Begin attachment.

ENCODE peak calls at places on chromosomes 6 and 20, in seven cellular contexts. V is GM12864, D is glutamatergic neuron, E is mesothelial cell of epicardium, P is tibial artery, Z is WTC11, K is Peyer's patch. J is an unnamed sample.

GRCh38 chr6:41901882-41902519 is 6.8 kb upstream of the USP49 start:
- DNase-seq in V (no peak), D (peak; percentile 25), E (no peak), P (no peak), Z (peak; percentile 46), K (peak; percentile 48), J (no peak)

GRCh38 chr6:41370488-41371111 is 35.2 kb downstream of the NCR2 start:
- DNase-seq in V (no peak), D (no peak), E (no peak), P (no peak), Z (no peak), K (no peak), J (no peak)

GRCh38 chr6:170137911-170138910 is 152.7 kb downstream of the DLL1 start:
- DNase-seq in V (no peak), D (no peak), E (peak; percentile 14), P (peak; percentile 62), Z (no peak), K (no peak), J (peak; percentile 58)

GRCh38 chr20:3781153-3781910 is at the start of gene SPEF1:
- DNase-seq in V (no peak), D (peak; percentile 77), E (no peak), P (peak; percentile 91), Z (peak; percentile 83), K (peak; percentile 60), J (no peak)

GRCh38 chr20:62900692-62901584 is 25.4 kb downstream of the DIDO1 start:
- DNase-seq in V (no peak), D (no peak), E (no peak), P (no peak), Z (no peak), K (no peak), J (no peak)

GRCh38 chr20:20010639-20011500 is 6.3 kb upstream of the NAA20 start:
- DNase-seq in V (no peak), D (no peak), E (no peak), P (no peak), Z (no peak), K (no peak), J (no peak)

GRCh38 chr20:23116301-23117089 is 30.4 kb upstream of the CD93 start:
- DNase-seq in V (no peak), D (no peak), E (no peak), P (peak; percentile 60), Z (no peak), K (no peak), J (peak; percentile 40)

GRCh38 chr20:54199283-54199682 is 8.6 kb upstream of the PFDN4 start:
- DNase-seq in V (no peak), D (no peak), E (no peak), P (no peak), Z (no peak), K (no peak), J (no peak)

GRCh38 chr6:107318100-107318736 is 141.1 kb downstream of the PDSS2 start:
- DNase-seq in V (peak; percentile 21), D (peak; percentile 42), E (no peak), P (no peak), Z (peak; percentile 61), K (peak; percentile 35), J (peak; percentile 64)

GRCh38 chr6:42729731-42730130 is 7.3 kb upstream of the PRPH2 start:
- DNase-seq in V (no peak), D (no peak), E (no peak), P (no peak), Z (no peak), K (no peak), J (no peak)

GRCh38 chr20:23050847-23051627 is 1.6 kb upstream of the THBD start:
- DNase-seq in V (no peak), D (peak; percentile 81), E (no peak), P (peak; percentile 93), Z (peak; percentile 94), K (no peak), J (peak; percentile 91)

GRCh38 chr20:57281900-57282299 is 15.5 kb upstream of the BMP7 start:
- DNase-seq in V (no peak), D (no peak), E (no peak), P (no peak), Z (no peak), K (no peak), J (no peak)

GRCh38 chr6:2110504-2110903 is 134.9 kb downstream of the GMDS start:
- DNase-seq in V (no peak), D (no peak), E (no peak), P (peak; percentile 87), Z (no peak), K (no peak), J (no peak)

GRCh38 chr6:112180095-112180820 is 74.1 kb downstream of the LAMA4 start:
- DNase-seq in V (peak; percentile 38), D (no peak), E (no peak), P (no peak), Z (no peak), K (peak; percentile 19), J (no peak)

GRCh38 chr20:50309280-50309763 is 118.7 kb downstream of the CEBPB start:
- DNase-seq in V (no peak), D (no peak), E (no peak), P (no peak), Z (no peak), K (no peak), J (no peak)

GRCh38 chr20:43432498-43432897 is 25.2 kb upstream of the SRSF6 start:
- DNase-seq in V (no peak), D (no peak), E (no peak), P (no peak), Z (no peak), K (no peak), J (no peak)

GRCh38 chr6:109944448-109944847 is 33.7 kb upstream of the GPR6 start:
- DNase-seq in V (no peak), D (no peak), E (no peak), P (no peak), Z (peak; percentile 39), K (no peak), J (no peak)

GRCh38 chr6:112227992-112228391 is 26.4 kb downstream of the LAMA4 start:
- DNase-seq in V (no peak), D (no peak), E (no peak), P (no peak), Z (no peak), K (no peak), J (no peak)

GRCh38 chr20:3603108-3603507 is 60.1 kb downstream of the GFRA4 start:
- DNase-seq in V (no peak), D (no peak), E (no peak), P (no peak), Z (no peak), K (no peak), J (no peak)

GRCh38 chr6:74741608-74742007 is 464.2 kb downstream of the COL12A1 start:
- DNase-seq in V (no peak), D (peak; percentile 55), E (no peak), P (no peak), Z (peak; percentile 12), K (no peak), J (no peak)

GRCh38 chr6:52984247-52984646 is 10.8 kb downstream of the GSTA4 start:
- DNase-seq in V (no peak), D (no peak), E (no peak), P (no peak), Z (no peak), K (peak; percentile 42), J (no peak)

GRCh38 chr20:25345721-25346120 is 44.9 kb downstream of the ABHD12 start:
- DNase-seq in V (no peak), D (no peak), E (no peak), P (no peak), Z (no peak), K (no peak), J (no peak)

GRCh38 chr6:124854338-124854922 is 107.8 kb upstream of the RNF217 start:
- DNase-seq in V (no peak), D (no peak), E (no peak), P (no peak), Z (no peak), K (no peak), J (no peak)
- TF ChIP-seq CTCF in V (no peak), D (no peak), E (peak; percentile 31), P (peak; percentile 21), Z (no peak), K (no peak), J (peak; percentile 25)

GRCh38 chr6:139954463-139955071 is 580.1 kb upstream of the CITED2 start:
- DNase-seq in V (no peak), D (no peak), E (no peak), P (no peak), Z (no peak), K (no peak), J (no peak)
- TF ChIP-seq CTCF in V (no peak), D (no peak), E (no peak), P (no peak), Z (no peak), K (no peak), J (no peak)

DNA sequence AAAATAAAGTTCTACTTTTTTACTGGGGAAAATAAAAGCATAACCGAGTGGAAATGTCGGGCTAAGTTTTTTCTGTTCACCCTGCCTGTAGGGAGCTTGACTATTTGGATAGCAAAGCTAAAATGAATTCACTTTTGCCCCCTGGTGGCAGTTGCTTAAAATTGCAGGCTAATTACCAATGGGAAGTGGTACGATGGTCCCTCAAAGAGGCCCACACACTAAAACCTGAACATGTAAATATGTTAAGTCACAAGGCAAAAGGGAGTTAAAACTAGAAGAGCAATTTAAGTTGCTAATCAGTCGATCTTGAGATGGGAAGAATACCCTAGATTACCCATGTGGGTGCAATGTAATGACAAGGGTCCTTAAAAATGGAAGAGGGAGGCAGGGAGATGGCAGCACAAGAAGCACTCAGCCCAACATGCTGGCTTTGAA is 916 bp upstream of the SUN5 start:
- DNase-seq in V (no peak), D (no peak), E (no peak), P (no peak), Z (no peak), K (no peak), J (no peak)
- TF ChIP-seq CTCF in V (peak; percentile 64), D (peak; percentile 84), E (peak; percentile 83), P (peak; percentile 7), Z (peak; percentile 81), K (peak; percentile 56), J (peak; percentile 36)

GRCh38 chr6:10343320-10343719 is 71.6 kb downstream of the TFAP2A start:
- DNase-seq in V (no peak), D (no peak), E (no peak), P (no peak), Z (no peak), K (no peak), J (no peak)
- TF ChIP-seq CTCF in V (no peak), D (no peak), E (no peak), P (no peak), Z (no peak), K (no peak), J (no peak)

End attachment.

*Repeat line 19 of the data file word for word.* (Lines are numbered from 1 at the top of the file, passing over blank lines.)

- DNase-seq in V (peak; percentile 21), D (peak; percentile 42), E (no peak), P (no peak), Z (peak; percentile 61), K (peak; percentile 35), J (peak; percentile 64)